The enigmatic man, who is William Butler Yeats, has a life of intense emotion and feeling that causes his experiences to be quite radical to say the least. His early childhood, interest in occults, and many encounters with questionable women truly shaped his poetry in many ways. These three main aspects of William Butler Yeats’ life show that this prolific writer genuinely was a spiritualist poet through and through.
The life of William Butler Yeats began when he was born into an honestly odd family dynamic. He was born in 1865 in Dublin to a once influential family (Yeats 2: 206). His parents were both of bygone influential status. They were never a rich family, but did their best to get by. John Butler Yeats, William’s father, was trained as a lawyer, but had always wished to be an artist and therefore put all of his ambition into being a painter (Yeats 2: 206). The family struggled because of financial hardship, as mentioned before, but William Butler Yeats saw his father’s ambition to fulfill his dreams as inspiration. Many of William Butler Yeats poems reflect a tangible need for culture to take the time to realize their dreams instead of staying with the status quo. This quality was also impressed upon him by his Irish mother who was deeply involved in the mysticism of faeries and astrology (Yeats 2: 206). Between his father’s freethinking artistic ways, and his mothers strong Irish background William Butler Yeats early childhood experiences influenced his writing greatly. Many of William Butler Yeats’ poems take on very dramatic and imaginative forms that were born from his early upbringing.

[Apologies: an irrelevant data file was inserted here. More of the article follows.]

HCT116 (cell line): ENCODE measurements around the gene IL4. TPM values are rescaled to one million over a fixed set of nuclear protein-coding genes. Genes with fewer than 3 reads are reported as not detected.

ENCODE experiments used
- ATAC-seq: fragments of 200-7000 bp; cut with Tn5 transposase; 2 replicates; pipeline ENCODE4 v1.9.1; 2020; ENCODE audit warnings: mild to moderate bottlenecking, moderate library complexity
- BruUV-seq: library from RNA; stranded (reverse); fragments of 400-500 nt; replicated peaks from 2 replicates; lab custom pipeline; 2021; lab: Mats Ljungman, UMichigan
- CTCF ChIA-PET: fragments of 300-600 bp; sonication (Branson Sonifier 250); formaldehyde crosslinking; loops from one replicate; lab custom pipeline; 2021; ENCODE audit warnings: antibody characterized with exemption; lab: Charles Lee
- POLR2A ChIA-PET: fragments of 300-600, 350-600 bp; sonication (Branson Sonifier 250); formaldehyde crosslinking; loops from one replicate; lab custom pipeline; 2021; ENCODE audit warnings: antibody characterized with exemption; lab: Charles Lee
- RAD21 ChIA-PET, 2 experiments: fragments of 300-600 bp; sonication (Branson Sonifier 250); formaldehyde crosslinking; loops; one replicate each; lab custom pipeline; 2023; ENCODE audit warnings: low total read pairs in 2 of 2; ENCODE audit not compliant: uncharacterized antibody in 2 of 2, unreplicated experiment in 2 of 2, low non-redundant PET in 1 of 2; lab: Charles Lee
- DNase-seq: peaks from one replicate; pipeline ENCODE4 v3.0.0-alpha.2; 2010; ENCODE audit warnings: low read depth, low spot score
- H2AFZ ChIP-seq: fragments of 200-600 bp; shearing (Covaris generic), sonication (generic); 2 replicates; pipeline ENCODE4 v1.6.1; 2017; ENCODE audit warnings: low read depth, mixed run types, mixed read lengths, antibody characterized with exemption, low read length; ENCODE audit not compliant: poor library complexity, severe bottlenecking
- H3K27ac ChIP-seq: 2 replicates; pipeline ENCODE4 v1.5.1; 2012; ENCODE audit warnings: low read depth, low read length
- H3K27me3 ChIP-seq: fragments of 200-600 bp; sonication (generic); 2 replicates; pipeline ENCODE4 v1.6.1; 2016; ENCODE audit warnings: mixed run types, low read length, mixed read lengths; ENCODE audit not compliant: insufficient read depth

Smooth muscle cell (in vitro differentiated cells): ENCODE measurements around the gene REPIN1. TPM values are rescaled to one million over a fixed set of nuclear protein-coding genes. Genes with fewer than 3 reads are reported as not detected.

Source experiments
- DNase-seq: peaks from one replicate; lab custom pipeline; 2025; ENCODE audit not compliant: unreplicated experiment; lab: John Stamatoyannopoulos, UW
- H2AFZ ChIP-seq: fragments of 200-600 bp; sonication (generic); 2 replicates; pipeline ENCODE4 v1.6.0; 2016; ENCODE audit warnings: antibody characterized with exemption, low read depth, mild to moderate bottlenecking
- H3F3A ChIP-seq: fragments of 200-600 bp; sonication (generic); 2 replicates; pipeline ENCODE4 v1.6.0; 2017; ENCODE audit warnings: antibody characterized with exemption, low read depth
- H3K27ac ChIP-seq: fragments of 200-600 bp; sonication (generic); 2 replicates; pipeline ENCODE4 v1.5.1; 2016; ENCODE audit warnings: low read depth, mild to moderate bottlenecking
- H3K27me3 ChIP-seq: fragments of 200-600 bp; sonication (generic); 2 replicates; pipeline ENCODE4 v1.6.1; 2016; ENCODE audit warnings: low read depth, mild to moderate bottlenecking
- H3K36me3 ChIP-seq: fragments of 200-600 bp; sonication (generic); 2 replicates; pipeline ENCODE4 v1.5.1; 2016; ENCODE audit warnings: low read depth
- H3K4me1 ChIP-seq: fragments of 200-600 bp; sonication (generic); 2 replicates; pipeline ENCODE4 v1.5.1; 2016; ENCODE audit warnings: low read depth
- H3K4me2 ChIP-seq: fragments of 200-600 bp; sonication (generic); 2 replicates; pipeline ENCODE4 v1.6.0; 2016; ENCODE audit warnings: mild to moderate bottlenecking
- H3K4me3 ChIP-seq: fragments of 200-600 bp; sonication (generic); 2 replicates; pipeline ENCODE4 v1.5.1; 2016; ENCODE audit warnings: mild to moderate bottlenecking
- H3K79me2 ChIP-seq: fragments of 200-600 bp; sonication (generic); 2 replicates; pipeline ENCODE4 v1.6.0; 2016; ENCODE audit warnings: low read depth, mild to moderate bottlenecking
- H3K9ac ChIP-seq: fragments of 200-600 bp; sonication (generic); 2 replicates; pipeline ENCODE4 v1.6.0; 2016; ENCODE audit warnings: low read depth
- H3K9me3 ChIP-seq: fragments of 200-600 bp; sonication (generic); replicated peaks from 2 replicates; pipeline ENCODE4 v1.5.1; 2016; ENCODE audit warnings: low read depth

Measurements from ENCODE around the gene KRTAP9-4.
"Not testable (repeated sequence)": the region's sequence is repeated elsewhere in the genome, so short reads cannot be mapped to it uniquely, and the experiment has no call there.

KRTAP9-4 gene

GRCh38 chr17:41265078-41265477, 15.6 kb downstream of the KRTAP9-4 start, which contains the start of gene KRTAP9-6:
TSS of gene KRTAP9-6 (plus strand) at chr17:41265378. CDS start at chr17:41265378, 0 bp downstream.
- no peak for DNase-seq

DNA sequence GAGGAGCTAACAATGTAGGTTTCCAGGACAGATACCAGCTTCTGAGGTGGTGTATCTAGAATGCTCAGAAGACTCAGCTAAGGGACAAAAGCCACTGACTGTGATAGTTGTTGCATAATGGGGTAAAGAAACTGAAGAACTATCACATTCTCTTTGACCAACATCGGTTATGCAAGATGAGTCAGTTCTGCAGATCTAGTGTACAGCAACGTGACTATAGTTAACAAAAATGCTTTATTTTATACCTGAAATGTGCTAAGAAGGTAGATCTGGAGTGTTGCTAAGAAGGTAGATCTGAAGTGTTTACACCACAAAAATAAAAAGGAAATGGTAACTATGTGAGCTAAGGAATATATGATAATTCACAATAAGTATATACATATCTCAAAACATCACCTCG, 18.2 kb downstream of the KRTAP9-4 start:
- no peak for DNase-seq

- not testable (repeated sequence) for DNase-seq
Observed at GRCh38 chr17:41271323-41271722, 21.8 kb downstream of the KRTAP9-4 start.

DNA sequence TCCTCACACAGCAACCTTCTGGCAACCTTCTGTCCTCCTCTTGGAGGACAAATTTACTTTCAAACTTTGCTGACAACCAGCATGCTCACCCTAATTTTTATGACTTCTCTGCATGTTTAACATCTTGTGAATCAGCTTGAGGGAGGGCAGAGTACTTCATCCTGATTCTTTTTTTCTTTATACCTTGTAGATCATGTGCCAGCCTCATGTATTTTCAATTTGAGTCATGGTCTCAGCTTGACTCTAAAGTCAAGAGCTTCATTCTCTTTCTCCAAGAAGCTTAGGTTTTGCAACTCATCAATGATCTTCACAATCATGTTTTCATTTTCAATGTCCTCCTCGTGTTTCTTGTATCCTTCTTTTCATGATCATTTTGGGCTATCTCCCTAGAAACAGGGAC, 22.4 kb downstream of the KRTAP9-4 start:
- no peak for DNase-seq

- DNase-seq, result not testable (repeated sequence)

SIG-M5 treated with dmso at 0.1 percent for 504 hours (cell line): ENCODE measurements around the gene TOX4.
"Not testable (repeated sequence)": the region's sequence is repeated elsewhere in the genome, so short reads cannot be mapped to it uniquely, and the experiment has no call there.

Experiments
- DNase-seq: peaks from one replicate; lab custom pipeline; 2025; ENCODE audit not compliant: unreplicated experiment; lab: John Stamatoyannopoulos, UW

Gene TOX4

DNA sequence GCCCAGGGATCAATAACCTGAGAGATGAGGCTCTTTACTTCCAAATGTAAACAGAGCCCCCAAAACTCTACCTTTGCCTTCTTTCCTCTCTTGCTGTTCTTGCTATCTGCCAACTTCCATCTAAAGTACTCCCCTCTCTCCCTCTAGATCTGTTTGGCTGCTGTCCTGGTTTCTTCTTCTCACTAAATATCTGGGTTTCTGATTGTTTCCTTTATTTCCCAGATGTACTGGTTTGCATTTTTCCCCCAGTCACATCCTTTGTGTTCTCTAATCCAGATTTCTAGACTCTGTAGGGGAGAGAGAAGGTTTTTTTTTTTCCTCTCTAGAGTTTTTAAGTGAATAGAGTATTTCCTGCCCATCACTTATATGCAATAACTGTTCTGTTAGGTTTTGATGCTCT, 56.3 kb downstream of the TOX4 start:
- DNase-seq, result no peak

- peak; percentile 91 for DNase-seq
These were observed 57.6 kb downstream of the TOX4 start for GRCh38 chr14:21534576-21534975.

An obviously emotionally and spiritually led man, William Butler Yeats, was passionately involved in mysticism and occults. In 1887 William Butler Yeats took interest and joined Madame Helena Blavatsky's Theosophical Society (Persoon). This decision was influenced by his mother’s Irish nationalism which had motivated William Butler Yeats’ own intense nationalistic beliefs. This society was rooted in Irish mysticism and appealed to William Butler Yeats. His early poetry shows extreme Irish spiritualistic tendencies (Persoon). William Butler Yeats wanted to shape his own version of the Irish occultism founded in Irish myth and astrology. He found groups that believed in his ideals and became part of many different religious groups over the span of his lifetime. Another occult he became involved with was the Golden Dawn, which was committed to bringing a Celtic revival (Persoon). William Butler Yeats turned into more of a leader than a follower in this group. He managed to turn them all to follow his theory of universal history, which he writes about in a few of his poems. This behavior gives insight to the interworkings of a truly spiritual minded man.
Passion and spiritualism seem to walk hand in hand and William Butler Yeats was no exception to this rule. Throughout his life he was involved with a number of controversial...